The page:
The Mexican Peso Crisis: The Foreseeable and the Surprise
The financial debacle that followed the Mexican devaluation in December 1994 left many analysts, investors and observers bewildered by its magnitude. This paper argues that the causes of the devaluation are quite different from the causes of the crisis, so different that the financial crisis was partly caused by the devaluation itself. The devaluation was caused --primarily-- by the fiscal and monetary policies followed during 1994. If the government's primary concern was to maintain the existing exchange rate policy (i.e., avoid a discrete change in the exchange rate), both the fiscal and monetary policies were more expansionary than they should have been. But, why did the devaluation turn into a financial crisis? Contrary to what most analysts predicted, far from calming the markets the devaluation resulted in a financial crisis with significant spillover effects on other countries particularly in Latin America. The December devaluation triggered a financial crisis because foreign investors felt tricked and feared a default. Investors were angry for a very simple reason. The devaluation and its mishandling caused them substantial losses. Part of the investors' disappointment arose from the perception, which turned out to be correct, that the fiscal and monetary policies pursued by the government in 1994 were ultimately inconsistent with the exchange rate rule. Another important contributing factor to the debacle of the peso was the replacement of almost the entire short- term government debt from peso-denominated to dollar-denominated instruments (the Tesobonos) because it vastly increased the risk of default. Finally, the lack of competence and the absence of a coherent plan at the time the devaluation was announced, added significantly to the climate of uncertainty.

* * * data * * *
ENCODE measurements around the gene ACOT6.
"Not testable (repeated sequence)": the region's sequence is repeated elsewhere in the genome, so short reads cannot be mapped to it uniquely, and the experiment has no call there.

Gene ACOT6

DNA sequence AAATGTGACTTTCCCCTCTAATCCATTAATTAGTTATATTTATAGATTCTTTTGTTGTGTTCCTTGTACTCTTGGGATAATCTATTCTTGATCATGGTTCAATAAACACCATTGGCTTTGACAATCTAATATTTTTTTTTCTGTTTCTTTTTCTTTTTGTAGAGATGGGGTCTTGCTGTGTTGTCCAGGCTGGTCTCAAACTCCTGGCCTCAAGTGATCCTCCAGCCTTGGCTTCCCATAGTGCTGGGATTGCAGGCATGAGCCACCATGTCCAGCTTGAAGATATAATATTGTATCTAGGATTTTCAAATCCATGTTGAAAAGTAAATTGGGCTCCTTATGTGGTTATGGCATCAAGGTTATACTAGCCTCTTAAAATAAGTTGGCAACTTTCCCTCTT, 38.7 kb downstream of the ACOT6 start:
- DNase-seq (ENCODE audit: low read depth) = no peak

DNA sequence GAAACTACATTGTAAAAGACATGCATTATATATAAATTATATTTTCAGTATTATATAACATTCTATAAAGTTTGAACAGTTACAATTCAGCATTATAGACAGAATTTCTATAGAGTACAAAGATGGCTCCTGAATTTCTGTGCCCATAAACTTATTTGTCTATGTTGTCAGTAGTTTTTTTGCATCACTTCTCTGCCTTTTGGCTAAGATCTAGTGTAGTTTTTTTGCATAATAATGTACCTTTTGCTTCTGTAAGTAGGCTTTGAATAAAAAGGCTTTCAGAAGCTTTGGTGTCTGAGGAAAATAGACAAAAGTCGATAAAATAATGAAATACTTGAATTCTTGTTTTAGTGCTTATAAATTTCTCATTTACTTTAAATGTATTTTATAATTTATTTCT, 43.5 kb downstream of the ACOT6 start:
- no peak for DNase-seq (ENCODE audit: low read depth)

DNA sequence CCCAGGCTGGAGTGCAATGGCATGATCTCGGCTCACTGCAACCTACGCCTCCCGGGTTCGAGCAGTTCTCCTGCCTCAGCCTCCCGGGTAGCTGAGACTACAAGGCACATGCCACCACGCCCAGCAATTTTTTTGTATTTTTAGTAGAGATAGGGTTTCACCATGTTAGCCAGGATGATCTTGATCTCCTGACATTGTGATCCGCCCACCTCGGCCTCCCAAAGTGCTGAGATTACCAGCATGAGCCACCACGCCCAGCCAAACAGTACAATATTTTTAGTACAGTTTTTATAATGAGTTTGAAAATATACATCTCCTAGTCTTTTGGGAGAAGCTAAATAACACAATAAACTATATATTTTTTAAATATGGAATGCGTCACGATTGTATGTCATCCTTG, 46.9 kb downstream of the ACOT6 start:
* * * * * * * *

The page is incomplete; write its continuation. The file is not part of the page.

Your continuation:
(This abstract was borrowed from another version of this item.)
To our knowledge, this item is not available for
download. To find whether it is available, there are three
1. Check below under "Related research" whether another version of this item is available online.
2. Check on the provider's web page whether it is in fact available.
3. Perform a search for a similarly titled item that would be available.
|Date of creation:||1995|
|Date of revision:|
|Contact details of provider:|| Postal: THE BROOKINGS INSTITUTION, 1775 MASSACHUSETTS AVE N.W. WASHINGTON D.C. 20036 U.S.A.|
Web page: http://www.brook.edu/
More information through EDIRC
When requesting a correction, please mention this item's handle: RePEc:fth:brooki:114. See general information about how to correct material in RePEc.
For technical questions regarding this item, or to correct its authors, title, abstract, bibliographic or download information, contact: (Thomas Krichel)
If references are entirely missing, you can add them using this form.